File access race - Unix

This is a discussion on File access race - Unix ; Hello, I need to create a suid-root chown program. Not to create a security hole, I want it to drop the permissins on the file so that nobody gets more permissions than he had before. The code is something like: ...

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Thread: File access race

  1. File access race

    Hello,

    I need to create a suid-root chown program. Not to create a security hole, I
    want it to drop the permissins on the file so that nobody gets more
    permissions than he had before. The code is something like:

    chmod(file_name, safe_mode);
    chown(file_name, user, group);

    However, there's a race condition between chmod and chown. An attacker might
    change the permissions right after the chmod back (and maybe set some
    su/gid bits) which would sort of circumvent the whole thing.

    Any ideas how to make it work?

    Regards
    Jiri Palecek


  2. Re: File access race

    On Apr 7, 9:34 am, Jiri Palecek wrote:
    > I need to create a suid-root chown program. Not to create a
    > security hole, I want it to drop the permissins on the file so
    > that nobody gets more permissions than he had before. The
    > code is something like:
    >
    > chmod(file_name, safe_mode);
    > chown(file_name, user, group);
    >
    > However, there's a race condition between chmod and chown.
    > An attacker might change the permissions right after the
    > chmod back (and maybe set some su/gid bits) which would
    > sort of circumvent the whole thing.
    >
    > Any ideas how to make it work?


    On most UNIX systems, the chown() call will clear the setuid and
    setgid bits as part of its operation. The POSIX/SUS standard requires
    that behavior when the invoker isn't root ("has appropriate
    privileges") but leaves it implementation-defined for root, so check
    your system's docs. If they do strip the setuid/setgid bits, then
    you're fine if you do the operations in the reverse order: chown then
    chmod.

    On a system where chown() by root doesn't clear those bits, I don't
    see any 100% safe way to do the change.

    Oh, and you should open the file and use fchown() and fchmod() instead
    of chown() and chmod() so that the user can't rename or otherwise
    change the referenced file between the calls. (I.e., open() it, then
    use fstat() to verify that it's the correct file, then use fchown()
    and fchmod().)


    Philip Guenther

  3. Re: File access race

    In article ,
    Jiri Palecek wrote:

    > Hello,
    >
    > I need to create a suid-root chown program. Not to create a security hole, I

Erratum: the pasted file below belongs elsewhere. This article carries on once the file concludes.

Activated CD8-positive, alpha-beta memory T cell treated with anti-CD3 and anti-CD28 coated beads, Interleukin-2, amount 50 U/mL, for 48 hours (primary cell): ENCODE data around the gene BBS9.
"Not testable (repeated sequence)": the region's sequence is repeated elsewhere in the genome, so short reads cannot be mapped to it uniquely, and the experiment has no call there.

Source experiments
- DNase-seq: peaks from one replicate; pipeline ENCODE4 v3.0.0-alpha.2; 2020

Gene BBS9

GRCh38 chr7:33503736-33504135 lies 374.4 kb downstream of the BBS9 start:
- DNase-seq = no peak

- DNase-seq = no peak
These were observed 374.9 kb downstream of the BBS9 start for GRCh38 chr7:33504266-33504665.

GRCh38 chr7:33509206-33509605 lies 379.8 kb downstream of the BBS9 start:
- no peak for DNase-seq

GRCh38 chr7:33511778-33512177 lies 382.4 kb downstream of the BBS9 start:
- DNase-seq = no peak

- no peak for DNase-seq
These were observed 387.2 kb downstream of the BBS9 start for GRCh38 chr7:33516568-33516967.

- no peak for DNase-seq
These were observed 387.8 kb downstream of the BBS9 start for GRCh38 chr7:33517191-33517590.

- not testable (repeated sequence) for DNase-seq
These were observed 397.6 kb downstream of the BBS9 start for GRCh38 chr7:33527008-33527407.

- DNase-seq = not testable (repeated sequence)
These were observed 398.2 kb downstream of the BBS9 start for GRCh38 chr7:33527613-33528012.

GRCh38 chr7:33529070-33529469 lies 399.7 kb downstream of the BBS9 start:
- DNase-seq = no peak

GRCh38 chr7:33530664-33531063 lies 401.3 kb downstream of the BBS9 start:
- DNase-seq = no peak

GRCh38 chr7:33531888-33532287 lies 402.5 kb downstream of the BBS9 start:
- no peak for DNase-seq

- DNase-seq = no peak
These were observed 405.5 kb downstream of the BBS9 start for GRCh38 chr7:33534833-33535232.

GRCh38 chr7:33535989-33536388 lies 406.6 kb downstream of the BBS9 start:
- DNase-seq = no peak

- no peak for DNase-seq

> want it to drop the permissins on the file so that nobody gets more
    > permissions than he had before. The code is something like:
    >
    > chmod(file_name, safe_mode);
    > chown(file_name, user, group);
    >
    > However, there's a race condition between chmod and chown. An attacker might
    > change the permissions right after the chmod back (and maybe set some
    > su/gid bits) which would sort of circumvent the whole thing.
    >
    > Any ideas how to make it work?


    How about this:

    chown(file_name, nobody_user, group);
    chmod(file_name, safe_mode);
    chown(file_name, user, group);

    If the file has unsafe permissions, they won't be very dangerous when
    the owner becomes nobody.

    --
    Barry Margolin, barmar@alum.mit.edu
    Arlington, MA
    *** PLEASE don't copy me on replies, I'll read them in the group ***

  4. Re: File access race

    Barry Margolin wrote:

    > In article ,
    > Jiri Palecek wrote:
    >
    >> Hello,
    >>
    >> I need to create a suid-root chown program. Not to create a security
    >> hole, I want it to drop the permissins on the file so that nobody gets
    >> more permissions than he had before. The code is something like:
    >>
    >> chmod(file_name, safe_mode);
    >> chown(file_name, user, group);
    >>
    >> However, there's a race condition between chmod and chown. An attacker
    >> might change the permissions right after the chmod back (and maybe set
    >> some su/gid bits) which would sort of circumvent the whole thing.
    >>
    >> Any ideas how to make it work?

    >
    > How about this:
    >
    > chown(file_name, nobody_user, group);
    > chmod(file_name, safe_mode);
    > chown(file_name, user, group);
    >
    > If the file has unsafe permissions, they won't be very dangerous when
    > the owner becomes nobody.


    Except if the attacker is nobody, he will be able to revert that chmod...
    And if the file was suid before, the attacker can become nobody by
    executing it...

    I'm starting to believe the only way is to remove the old file, create a
    brand new file in its place and copy the data.

    Regards
    Jiri Palecek


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